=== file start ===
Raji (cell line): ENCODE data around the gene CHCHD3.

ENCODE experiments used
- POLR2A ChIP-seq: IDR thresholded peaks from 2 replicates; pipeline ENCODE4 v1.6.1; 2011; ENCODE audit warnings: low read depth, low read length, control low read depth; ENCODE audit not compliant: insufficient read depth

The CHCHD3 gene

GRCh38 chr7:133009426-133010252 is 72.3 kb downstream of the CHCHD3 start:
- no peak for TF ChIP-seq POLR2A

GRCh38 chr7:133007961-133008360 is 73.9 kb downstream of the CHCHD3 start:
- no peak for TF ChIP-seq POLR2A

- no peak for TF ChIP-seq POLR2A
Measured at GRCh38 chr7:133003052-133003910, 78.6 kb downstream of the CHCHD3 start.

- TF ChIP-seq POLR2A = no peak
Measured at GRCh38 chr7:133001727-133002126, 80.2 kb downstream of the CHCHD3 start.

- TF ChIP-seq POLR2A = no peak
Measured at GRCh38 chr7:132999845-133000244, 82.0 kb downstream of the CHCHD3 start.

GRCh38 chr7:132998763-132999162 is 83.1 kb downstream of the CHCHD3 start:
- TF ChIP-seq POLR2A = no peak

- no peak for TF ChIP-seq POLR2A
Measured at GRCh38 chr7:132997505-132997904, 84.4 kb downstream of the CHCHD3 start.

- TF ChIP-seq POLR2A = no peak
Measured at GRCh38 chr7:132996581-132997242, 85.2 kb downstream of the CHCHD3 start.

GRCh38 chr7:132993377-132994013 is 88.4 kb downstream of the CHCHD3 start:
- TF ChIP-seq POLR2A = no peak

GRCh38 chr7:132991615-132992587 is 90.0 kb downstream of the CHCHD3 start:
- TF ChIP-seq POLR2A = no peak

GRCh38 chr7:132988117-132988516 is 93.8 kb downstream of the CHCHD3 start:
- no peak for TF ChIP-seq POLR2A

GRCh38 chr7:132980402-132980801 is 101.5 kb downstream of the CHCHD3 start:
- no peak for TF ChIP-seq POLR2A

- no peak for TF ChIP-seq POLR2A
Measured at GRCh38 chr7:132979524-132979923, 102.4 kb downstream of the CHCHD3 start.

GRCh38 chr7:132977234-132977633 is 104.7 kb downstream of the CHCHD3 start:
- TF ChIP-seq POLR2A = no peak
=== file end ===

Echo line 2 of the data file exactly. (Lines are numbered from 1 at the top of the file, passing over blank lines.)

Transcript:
ENCODE experiments used